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AnneGlynn
10-29-2013, 03:42 AM
When Amazon started their audiobook company, ACX, they reached out to self-publishers, encouraging us to make our work available for audio production. At that time, I didn't have a project that was appropriate for ACX (I do now) but I was very much intrigued by the idea.

I did have one friend who jumped in, finding an actor/producer to put her science fiction novel into audio form. The two of them spent many, many hours getting everything just right. Several months later, my friend has sold two dozen copies of her story and made very little money.

In the short term, this has been a losing proposition for her but I'm hoping that others have brighter financial stories to share. I know we've had a few hardy AW souls give ACX a try. If you did, will you share whether it was a worthwhile venture for you?

Literateparakeet
10-29-2013, 03:51 AM
I'm glad you asked, because I have been wondering about it too--for my next project. My book is non-fiction, and I would read it myself. I used to be an operator in a nice resort, and got many compliments about my voice and a couple invitations to rooms, LOL! And I have some acting ability.

For whatever it is worth, as a reader, I love audio books. I prefer them actually because then I can 'read' while driving, knitting, doing the laundry. So I think you should give it a try. But what do I know? :)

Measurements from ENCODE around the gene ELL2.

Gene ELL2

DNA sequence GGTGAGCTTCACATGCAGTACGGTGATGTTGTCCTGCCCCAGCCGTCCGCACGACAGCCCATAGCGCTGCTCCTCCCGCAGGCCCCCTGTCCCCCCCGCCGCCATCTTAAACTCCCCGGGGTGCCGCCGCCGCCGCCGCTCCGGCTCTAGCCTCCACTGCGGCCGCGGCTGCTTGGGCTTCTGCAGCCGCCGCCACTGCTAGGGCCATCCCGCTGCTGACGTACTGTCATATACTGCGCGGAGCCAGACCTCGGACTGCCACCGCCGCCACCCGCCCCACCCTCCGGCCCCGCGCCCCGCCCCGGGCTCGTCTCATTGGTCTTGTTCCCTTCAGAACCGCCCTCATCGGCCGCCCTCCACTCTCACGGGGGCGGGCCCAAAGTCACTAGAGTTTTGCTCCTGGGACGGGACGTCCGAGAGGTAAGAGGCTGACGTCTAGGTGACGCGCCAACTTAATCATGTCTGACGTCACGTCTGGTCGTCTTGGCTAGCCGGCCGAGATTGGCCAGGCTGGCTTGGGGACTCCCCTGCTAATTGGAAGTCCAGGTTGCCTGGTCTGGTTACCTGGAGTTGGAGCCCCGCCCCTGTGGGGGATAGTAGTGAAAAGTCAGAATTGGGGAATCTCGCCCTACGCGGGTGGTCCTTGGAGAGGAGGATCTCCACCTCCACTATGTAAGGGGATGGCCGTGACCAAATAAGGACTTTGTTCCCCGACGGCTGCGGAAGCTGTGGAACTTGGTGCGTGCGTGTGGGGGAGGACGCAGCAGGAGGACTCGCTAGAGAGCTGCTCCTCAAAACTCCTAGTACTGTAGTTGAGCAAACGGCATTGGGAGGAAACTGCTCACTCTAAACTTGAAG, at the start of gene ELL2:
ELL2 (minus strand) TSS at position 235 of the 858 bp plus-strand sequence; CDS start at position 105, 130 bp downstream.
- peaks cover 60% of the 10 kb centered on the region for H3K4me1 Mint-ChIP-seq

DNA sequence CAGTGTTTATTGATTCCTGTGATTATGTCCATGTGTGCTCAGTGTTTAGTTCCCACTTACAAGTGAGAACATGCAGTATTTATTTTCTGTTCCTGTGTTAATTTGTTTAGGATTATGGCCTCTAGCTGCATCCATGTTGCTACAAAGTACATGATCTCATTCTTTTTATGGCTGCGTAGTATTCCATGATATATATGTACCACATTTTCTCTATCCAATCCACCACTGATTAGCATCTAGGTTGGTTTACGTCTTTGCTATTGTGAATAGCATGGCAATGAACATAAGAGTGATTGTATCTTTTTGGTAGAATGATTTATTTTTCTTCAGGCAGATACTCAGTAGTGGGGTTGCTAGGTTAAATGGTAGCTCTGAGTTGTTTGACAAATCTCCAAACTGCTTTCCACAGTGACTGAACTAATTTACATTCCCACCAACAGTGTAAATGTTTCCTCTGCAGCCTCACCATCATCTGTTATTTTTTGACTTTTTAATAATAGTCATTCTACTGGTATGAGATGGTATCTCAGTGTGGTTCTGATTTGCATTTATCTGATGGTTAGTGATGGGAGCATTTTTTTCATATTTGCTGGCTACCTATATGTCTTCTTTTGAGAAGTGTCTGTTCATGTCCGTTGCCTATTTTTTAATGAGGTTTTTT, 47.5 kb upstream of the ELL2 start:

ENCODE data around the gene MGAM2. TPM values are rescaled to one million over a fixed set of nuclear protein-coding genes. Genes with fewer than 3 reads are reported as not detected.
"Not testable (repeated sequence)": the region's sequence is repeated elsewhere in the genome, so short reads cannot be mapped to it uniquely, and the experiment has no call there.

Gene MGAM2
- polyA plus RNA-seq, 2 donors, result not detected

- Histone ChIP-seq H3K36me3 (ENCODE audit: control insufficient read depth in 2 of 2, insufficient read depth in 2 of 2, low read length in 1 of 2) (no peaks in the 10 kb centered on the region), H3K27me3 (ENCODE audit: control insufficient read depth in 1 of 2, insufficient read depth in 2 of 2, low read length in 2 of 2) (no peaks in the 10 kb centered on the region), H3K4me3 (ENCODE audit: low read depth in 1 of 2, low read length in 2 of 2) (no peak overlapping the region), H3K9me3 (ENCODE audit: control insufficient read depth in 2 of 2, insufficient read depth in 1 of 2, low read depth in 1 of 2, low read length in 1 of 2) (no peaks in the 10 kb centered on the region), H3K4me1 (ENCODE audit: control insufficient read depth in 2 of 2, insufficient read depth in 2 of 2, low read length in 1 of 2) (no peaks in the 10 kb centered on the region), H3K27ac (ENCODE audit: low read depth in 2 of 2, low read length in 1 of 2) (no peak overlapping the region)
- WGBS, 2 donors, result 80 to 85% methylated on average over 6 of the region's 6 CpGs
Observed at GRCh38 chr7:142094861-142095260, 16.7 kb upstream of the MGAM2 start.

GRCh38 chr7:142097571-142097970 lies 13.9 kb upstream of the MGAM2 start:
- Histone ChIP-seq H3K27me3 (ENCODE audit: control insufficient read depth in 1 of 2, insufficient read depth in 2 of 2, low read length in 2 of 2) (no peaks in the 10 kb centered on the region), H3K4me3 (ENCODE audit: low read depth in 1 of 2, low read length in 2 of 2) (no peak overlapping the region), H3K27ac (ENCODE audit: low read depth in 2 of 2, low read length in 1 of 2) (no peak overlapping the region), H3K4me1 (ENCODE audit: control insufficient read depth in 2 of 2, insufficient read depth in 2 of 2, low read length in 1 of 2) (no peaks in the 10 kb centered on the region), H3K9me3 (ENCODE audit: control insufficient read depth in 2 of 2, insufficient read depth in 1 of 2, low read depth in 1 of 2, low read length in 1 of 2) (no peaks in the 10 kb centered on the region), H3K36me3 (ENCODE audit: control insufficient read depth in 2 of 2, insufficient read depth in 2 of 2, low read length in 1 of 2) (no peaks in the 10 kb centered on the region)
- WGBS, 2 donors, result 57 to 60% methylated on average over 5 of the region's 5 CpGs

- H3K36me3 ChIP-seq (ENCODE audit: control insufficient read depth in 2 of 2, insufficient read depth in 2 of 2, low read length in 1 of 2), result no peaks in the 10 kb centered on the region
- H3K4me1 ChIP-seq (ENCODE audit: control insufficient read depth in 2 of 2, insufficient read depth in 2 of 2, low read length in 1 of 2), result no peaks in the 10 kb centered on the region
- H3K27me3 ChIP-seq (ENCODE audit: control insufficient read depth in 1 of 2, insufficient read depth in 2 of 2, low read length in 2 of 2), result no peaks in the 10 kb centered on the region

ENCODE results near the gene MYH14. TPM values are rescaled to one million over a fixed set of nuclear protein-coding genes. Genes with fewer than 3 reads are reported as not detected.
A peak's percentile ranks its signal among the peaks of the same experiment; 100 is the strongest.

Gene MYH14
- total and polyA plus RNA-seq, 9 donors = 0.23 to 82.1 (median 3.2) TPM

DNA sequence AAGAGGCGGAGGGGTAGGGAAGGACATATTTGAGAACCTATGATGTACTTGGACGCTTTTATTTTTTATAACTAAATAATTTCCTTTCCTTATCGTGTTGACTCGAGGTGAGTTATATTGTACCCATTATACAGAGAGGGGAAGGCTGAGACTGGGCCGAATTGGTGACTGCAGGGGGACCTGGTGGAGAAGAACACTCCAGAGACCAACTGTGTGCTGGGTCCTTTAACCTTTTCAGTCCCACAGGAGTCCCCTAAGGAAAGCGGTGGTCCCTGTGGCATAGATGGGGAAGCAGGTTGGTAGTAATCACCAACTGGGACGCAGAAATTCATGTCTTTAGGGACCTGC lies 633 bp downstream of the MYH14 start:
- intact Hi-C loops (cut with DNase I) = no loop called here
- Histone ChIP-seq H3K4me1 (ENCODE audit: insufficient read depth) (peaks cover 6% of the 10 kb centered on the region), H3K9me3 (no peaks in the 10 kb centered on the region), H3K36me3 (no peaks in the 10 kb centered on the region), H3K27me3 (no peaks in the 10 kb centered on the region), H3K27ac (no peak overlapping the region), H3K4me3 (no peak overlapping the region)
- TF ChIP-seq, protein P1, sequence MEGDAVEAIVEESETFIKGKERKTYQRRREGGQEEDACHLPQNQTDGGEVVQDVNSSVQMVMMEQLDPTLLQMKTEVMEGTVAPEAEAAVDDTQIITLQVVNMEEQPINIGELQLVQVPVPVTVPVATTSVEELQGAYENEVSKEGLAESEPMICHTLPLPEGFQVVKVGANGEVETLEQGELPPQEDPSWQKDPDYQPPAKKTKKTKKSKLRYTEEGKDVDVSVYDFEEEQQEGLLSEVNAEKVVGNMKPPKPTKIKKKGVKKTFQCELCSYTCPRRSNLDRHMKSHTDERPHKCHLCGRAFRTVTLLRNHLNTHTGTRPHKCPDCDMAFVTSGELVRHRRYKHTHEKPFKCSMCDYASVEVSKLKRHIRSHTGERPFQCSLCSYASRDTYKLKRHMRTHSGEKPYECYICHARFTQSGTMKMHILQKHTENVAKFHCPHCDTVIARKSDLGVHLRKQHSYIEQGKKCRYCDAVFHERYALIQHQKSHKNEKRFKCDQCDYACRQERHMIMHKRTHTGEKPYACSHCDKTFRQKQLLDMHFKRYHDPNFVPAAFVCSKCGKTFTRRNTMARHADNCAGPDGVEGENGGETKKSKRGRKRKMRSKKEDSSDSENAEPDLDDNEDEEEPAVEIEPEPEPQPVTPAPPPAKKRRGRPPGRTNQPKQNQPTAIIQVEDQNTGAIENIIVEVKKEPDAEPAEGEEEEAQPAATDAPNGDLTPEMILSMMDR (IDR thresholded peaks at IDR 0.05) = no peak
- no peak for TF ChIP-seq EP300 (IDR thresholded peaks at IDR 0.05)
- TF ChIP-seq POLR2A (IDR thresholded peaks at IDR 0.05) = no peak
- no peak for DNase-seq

P.S. For books like Uncle Tom's Cabin, and Huckleberry Finn (which I'm reading with my daughter for school) an audio version is INDISPENSABLE to understand the accents!

MartinD
10-29-2013, 04:18 AM
I don't have an audio book out yet but I've had some feedback in regards to ACX.

When I posted on ACX about a month ago, I queried actresses to read my piece. Only a couple of them responded, both wanting to know my marketing plan. One of the actresses had completed one novel, one of them had done two, all on the split royalty plan, and neither was making enough money to want to do it again. This suggests that the writers of the audio books weren't making much money, either.

K.B. Parker
10-29-2013, 06:31 AM
I've heard that having an audiobook alongside an ebook and paperback can boost sales. I can't back that claim up, but it's something to think about.

Noah Body
10-29-2013, 06:00 PM
I have two out now, and they generate a couple of hundred bucks a month in revenue. Not outstanding, but worthwhile. I think I'll narrate my next releases, since I have the pipes for it.

AnneGlynn
10-29-2013, 08:57 PM